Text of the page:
Jeremy Corbyn will pledge to deliver a housing ‘revolution’ in the UK by building up to 100,000 new council houses and flats every year.
Putting the issue at the heart of Labour’s manifesto, which will be unveiled on Thursday, Corbyn will promise the largest programme of public sector construction since the 1960s.
Backed by a new £75bn cash pledge from shadow chancellor John McDonnell, the Labour leader will also set out plans to tackle homelessness and rough sleeping in Britain.
A crucial feature of the plans is to open up council and housing association homes to more people, ending the stigma that only the poorest would qualify for such affordable rents.
Shadow housing secretary John Healey told HuffPost UK that young people on “ordinary” incomes would be eligible for the wave of new homes.
“Nye Bevan [the 1940s former Labour cabinet minister] talked of council housing as having ‘the living tapestry of mixed communities’ and he was right,” he said.
“We will build social homes not just for the poorest but for those on ordinary incomes, trapped young renters and young families that just want a start in life while they save for a deposit for their own home.”
The last time 100,000 council houses were built in one year was 1967, under Harold Wilson’s Labour government. In the past year, just 2,000 new council homes were built under the Tory government.
Healey also revealed that the party would resurrect a new version of Gordon Brown’s ‘supporting people budget’, a scheme to tackle the root causes of homelessness that the Tories cut by 60% after 2010.
Bevan, who was responsible for housing when he was the UK’s first health secretary, is seen as the inspiration for much of the new programme
He once said: “We should try to introduce in our modern towns and villages housing where the doctor, the grocer, the butcher and the farm labourer all live in the same street...in the living tapestry of a mixed community.”
Labour says it will spend half of its £150 billion “social transformation fund” - borrowing which it would invest to repair the damage done by austerity - on house-building over five years.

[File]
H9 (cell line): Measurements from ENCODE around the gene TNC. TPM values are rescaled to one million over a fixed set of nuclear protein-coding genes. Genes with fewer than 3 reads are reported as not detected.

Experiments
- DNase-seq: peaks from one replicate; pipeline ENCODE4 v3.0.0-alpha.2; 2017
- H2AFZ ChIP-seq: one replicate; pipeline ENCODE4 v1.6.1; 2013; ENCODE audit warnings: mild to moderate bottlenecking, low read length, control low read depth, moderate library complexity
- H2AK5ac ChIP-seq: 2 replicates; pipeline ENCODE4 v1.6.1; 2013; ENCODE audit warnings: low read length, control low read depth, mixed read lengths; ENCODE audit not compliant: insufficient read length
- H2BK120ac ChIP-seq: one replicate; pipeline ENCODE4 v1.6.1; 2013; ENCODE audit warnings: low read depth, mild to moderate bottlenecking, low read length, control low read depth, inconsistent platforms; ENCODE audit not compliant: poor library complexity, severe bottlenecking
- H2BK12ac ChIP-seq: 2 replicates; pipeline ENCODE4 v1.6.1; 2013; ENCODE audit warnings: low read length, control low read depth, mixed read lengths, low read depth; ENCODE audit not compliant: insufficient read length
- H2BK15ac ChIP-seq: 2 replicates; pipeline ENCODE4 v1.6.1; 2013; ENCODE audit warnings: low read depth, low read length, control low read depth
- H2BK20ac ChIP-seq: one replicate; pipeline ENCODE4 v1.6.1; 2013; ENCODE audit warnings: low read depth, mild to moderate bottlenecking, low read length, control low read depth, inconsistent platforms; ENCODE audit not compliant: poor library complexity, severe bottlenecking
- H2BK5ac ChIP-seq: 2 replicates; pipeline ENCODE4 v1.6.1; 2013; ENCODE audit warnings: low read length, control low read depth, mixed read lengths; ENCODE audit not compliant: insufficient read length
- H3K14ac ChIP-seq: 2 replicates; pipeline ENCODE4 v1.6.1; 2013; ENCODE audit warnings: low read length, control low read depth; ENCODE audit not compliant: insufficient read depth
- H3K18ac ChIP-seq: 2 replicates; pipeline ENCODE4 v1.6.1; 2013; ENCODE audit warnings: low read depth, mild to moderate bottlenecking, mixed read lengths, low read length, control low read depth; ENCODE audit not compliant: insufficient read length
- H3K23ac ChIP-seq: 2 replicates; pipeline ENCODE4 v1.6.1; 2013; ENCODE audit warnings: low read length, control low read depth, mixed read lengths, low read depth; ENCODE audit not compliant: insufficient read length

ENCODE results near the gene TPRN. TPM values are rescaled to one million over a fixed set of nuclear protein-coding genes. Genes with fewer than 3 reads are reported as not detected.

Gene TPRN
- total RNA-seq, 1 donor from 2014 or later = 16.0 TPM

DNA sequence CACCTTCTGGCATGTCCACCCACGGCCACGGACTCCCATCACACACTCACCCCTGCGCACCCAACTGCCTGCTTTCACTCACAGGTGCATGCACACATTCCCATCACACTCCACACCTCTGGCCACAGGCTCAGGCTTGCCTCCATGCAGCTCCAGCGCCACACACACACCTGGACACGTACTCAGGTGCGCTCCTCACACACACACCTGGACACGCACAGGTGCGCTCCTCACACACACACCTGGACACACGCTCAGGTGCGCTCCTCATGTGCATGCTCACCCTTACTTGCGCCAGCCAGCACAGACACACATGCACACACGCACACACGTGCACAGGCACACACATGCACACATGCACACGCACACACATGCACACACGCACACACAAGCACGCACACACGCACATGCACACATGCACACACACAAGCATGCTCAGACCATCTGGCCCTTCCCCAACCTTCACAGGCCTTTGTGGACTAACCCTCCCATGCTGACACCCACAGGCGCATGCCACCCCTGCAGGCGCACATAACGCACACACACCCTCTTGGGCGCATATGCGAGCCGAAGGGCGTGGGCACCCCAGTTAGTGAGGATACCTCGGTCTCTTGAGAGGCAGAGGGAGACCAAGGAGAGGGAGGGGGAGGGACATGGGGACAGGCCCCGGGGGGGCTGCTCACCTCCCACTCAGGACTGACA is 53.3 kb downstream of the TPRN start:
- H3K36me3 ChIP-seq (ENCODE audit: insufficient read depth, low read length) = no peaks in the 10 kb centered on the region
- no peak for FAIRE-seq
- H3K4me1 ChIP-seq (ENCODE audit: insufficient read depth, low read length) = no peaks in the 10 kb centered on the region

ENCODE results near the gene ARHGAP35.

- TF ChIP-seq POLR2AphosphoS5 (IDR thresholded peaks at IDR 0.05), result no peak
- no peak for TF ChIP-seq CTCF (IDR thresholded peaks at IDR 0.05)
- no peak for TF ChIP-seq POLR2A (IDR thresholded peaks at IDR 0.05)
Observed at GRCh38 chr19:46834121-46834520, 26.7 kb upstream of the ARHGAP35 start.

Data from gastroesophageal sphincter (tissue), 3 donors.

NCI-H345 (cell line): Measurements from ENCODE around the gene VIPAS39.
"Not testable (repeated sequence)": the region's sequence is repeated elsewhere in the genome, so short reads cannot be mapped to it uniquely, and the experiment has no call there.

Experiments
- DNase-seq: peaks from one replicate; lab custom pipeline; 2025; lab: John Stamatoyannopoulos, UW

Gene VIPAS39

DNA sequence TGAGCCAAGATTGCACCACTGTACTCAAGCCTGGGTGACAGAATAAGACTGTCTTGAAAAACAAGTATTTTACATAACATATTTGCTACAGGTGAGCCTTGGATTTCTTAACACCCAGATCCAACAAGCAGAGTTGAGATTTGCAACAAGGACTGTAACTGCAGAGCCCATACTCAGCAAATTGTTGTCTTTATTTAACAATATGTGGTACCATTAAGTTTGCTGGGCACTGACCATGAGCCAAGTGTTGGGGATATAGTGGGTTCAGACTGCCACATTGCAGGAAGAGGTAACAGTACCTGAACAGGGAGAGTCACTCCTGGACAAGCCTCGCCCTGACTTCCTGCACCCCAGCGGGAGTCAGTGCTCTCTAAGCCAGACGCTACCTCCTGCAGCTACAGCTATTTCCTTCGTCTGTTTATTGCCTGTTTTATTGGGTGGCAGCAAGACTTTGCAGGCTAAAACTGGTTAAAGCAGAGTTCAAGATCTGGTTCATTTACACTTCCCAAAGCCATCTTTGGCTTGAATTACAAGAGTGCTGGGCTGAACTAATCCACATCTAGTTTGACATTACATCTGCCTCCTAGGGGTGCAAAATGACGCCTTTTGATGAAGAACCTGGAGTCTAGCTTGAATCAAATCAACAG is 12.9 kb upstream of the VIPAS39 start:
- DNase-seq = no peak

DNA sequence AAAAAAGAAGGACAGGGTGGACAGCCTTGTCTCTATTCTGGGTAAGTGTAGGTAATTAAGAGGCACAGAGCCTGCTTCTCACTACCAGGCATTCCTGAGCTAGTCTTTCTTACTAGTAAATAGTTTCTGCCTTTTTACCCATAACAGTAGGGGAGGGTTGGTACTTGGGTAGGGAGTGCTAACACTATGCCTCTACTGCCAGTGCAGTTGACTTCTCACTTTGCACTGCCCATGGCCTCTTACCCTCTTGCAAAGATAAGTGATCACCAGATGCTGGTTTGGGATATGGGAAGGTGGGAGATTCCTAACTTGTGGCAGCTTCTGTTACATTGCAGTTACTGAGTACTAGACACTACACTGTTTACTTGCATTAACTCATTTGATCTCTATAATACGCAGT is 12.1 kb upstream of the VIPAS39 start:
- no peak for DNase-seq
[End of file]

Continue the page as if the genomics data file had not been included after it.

An extra 50,000 new housing association homes would also be built every year, taking the total number of social homes to 150,000 per annum.
Several charities and housing campaign groups praised the proposal as a potential “game-changer”.
Ahead of the manifesto launch, Corbyn said: “Housing should be for the many, not a speculation opportunity for dodgy landlords and the wealthy few.
“I am determined to create a society where working-class communities and young people have access to affordable, good-quality council and social homes.”
Labour proposes to build 100,000 council homes a year by the end of its first parliament, which it says is an increase of more than 3,500% compared with currently under the Tories.
Official housing statistics have shown more than one million households are on waiting lists for council housing.
A further 50,000 “genuinely affordable homes” would be built each year through housing associations by the end of the same period.
The party would scrap what it called the Conservatives’ “bogus” definition of affordable housing to replace it with one that is linked to local incomes instead.
The new generation of homes would be built to green standards in a bid to tackle the climate crisis, using the much-praised Goldsmith Street council development in Norwich as an inspiration.
Polly Neate, chief executive of the Shelter charity, said the plan would be “transformational for housing in this country”.
“A pledge to build social homes at this scale would, if implemented, do more than any other single measure to end the housing emergency and give new, affordable, safe homes to hundreds of thousands currently without one,” she added.
The National Housing Federation, which represents housing associations, hailed the proposals as “a real game-changer”.
Chief executive Kate Henderson said: “The housing crisis is having a disastrous effect on millions of people in England, and we need to build 145,000 new social homes every year if we are to end it. We can fix the housing crisis, and this is the level of investment that will be needed.”
The Chartered Institute of Housing welcomed the pledge, with chief executive Terrie Alafat saying: “We think the scale of Labour’s proposals are a welcome step in ending our housing crisis.”
But housing Secretary Robert Jenrick defended the Conservatives’ track-record.
“Under the Conservatives we’ve delivered 450,000 new affordable homes, increased housing supply to its highest level for almost 30 years and increased house-building by 93% in the last six years,” he said.
“After the last Labour government decimated social housing numbers we know there is more to do. This is why we’ve committed £9 billion to deliver a further quarter of a million more affordable new homes whilst continuing to build more homes - helping thousands more onto the property ladder.”
On Wednesday night, the Tories unveiled new plans to help renters with ‘Lifetime Rental Deposits’ which can be transferred from one rental property to another, making the process of moving home easier and cheaper.